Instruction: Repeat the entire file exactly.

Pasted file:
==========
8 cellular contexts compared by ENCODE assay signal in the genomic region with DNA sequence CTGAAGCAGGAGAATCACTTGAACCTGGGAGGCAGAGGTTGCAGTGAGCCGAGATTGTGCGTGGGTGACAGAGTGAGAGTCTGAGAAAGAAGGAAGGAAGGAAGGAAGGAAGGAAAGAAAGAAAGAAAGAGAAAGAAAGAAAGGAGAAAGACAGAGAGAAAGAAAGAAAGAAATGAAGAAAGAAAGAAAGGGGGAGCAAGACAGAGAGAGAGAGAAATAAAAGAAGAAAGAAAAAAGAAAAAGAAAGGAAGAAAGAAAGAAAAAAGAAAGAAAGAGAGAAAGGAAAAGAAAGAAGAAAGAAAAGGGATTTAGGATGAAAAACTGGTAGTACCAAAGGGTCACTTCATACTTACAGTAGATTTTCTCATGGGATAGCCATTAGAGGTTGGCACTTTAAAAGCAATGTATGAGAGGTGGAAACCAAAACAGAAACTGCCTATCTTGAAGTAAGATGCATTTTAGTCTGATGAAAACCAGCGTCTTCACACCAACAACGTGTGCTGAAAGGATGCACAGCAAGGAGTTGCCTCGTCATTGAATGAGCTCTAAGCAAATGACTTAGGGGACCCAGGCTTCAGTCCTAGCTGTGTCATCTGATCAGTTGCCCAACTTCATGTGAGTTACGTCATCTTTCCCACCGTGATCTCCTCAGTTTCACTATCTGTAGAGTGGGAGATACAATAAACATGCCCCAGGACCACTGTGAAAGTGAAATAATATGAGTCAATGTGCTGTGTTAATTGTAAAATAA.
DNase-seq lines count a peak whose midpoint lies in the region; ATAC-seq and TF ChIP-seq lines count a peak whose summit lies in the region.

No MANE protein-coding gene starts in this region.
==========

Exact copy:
8 cellular contexts compared by ENCODE assay signal in the genomic region with DNA sequence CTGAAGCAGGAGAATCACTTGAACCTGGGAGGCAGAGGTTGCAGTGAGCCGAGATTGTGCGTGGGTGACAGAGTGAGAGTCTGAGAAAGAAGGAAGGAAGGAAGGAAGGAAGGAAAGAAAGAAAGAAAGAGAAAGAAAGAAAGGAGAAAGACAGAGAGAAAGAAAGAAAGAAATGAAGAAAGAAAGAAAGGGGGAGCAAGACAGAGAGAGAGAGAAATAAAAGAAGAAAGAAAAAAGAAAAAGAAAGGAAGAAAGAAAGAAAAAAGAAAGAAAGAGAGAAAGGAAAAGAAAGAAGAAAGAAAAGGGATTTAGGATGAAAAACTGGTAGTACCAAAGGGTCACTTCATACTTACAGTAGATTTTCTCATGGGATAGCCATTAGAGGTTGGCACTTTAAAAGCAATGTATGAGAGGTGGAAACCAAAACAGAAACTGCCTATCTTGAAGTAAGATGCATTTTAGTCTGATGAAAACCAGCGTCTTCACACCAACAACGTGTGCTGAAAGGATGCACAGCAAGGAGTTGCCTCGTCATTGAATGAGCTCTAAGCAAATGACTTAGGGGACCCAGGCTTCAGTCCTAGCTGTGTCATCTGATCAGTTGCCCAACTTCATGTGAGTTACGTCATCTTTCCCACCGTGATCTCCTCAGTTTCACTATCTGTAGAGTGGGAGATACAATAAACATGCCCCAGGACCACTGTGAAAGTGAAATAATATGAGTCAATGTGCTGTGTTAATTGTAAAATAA.
DNase-seq lines count a peak whose midpoint lies in the region; ATAC-seq and TF ChIP-seq lines count a peak whose summit lies in the region.

No MANE protein-coding gene starts in this region.